Sometimes man and nature combine in ways to create a feast for the eye and mind. Twists of gray wood against angular yellow and burnished stone took me back in time without requiring a plaque to announce the date. Paneled doors, crudely constructed, hid under a sturdy wood lintel that has stood the test of time. I found these photos I took during our visit to San Antonio a few years ago to attend my sons flight training graduation nearby. There is a certain allure in old wood that I find similar to drift wood along the beach.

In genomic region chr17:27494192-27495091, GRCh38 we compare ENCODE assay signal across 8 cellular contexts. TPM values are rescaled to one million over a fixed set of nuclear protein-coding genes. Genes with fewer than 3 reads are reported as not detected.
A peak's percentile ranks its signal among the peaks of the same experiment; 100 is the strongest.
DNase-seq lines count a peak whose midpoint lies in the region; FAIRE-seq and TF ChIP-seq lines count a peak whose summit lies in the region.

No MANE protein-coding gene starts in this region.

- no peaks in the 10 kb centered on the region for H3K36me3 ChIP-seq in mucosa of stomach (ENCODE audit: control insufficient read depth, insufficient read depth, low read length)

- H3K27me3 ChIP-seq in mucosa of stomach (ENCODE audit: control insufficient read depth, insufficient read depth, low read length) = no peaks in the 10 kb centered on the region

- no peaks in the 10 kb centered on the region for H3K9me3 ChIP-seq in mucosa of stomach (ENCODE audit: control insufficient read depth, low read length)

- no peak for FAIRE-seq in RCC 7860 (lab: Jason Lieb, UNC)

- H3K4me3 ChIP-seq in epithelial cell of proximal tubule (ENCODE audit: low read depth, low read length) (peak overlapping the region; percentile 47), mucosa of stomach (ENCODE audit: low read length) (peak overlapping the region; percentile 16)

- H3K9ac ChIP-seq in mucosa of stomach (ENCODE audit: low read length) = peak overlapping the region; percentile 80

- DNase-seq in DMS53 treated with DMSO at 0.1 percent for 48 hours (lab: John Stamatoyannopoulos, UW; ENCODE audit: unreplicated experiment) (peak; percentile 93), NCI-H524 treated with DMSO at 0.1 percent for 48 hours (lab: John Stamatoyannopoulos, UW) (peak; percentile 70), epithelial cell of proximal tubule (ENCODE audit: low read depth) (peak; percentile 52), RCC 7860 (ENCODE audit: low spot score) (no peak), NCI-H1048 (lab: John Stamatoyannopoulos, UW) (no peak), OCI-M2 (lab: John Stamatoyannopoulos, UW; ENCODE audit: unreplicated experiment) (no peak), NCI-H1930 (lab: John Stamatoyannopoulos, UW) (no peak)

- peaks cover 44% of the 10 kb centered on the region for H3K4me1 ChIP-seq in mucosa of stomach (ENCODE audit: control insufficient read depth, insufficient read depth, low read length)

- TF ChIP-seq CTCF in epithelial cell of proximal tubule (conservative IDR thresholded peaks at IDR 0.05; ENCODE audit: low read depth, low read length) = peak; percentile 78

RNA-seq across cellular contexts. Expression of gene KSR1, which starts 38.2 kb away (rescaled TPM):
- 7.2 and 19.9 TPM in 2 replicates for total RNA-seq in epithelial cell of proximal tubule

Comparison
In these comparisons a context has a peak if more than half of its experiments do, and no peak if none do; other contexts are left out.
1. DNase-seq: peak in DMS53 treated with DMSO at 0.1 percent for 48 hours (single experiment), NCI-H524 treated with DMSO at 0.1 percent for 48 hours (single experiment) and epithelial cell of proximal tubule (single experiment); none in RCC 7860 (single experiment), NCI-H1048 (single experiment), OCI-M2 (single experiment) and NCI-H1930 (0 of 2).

Although much of Mission San José was reconstructed in the early 1900s, it still accurately portrays the layout of the community that made up the Catholic mission to serve the Coahuiltecan Indians in 1720 (source: Wikipedia).
In the next photo, the crude skeleton of an awning is softened by green, new growth around the poles and the wispy trees in the background. The trodden pathway of numerous visitors can be seen by the barren stretch of soil along the wall.
This symmetry of the last photo is perhaps too perfect, but I find it fascinating the way it draws my eye right to the center of the photo and the delightful weathered wood.